WASHINGTON - The United States and Japan reached a landmark aviation agreement on Friday, a deal that eases barriers to passenger and cargo services and opens up the possibility for stronger alliances, officials said.
The deal, reached after more than seven months of negotiations, is good news for American Airlines, a unit of AMR Corp (AMR.N), and other U.S. carriers shut out of directly serving Tokyo.
The accord also could be a boost for financially strapped Japan Airlines Corp (9205.T) (JAL), which is restructuring under Japanese government supervision.
Funds looking to invest in the trans-pacific market also could see new opportunities through joint ventures and expanded airline alliances, if U.S. regulators view them favourably.
Once this agreement takes effect, American and Japanese consumers, airlines and economies will enjoy the benefits of competitive pricing and more convenient service, U.S. Transportation Secretary Ray LaHood said in a statement.
Stakes were high as the final round of talks faltered midweek, before picking up on Thursday and ending in a marathon negotiation session on Friday.
U.S. to Japan routes for decades have been dominated by a handful of airlines, including United Airlines, a unit of UAL Corp (UAUA.O), Northwest Airlines, which was taken over by Delta Air Lines (DAL.N) last year, and FedEx Corp (FDX.N).
Japan Airlines and All Nippon Airways Co (9202.T) (ANA) are the dominant trans-pacific airlines in Japan.
Under the agreement, airlines from both countries would be allowed to select routes and destinations based on consumer demand for both passenger and cargo services.
This can be achieved without limitations on the number of U.S. or Japanese carriers that can fly between the two countries or the number of flights they can operate.
The deal would remove restrictions on capacity and pricing, and provide unlimited opportunities for cooperative marketing arrangements, including code-sharing, between U.S. and Japanese carriers.
The Japanese government insisted the deal not take effect unless the United States waive certain anti-trust rules and let U.S. and Japanese carriers deepen their alliances.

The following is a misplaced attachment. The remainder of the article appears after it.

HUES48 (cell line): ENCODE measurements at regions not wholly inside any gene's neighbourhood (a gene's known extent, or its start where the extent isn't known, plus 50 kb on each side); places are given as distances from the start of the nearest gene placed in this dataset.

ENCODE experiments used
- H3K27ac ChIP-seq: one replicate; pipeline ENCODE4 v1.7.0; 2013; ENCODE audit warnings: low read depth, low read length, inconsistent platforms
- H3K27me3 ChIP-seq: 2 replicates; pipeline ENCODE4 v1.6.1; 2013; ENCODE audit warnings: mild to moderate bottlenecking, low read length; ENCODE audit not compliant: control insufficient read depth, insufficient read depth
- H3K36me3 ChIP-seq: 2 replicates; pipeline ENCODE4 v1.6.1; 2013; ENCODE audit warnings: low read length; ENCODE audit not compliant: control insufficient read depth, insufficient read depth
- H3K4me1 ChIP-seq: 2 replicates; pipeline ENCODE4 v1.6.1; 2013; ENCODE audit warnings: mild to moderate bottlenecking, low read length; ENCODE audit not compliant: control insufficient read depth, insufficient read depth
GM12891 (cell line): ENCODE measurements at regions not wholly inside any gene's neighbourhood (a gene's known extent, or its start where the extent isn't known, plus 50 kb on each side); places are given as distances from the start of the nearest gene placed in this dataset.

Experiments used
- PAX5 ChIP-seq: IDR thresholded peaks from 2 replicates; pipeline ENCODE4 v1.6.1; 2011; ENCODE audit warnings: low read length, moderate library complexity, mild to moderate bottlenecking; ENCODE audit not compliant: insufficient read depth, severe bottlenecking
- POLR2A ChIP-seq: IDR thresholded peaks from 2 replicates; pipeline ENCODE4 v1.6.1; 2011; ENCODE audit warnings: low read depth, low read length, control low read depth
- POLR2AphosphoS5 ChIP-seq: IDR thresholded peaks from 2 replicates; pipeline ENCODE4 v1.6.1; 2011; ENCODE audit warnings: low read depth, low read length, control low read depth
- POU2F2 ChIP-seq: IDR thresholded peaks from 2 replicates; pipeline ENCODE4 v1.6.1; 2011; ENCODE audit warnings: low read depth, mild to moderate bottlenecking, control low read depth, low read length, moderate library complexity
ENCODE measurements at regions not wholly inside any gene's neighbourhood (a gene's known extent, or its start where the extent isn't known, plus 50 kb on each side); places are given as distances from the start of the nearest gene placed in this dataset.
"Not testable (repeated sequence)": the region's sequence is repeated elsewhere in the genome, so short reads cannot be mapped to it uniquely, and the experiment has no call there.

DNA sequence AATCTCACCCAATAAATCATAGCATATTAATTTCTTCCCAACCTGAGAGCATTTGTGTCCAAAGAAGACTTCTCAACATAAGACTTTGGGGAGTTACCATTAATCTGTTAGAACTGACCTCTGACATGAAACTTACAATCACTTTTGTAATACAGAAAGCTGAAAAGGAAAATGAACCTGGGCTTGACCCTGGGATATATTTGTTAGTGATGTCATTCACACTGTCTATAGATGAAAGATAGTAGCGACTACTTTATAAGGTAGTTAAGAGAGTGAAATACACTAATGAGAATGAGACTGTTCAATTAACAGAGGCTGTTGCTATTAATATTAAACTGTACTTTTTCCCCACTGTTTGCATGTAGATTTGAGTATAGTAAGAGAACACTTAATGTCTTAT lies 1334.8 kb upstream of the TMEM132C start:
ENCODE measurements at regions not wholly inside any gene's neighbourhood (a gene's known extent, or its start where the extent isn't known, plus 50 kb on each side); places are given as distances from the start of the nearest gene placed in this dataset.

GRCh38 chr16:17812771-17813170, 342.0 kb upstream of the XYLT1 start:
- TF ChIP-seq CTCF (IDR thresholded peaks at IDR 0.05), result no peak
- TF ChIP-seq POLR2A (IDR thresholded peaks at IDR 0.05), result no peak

Anti-trust immunity would allow alliance partners to share scheduling, pricing and other information, a combination of operating forces that have proven lucrative and an alternative to mergers.
JAL said in a statement that it intended to apply for immunity with a strategic U.S. partner as soon as possible.
American Airlines would like an immunized tie-in with JAL to keep the Japanese carrier in the Oneworld alliance. American relies on a code-share ticketing and marketing agreement with JAL to carry its passengers throughout Asia.
American has teamed with equity fund TPG and other Oneworld partners to offer more than $1 billion (615 million pounds) to shore up JAL finances if it remains in the alliance.
This open skies agreement will effectively reset the playing field and enable new working relationships, particularly pro-competitive joint ventures granted anti-trust immunity by the U.S. and Japanese governments, said Will Ris, American's top lobbyist.
Delta also would like a partnership with JAL to entice it over to the SkyTeam group and has offered a $1 billion investment package.
Delta inherited a robust business at Narita through its merger with Northwest last year.
United and ANA are also expected to seek anti-trust immunity for the Star alliance. United said in a statement that an application would be filed shortly.
The State Department could not promise immunity for U.S. and Japanese carriers but the Transportation Department regularly approves such applications after consultations with the Justice Department, which oversees anti-trust matters.
(Additional reporting by Rika Otsuka; Editing by Todd Eastham and Alex Richardson)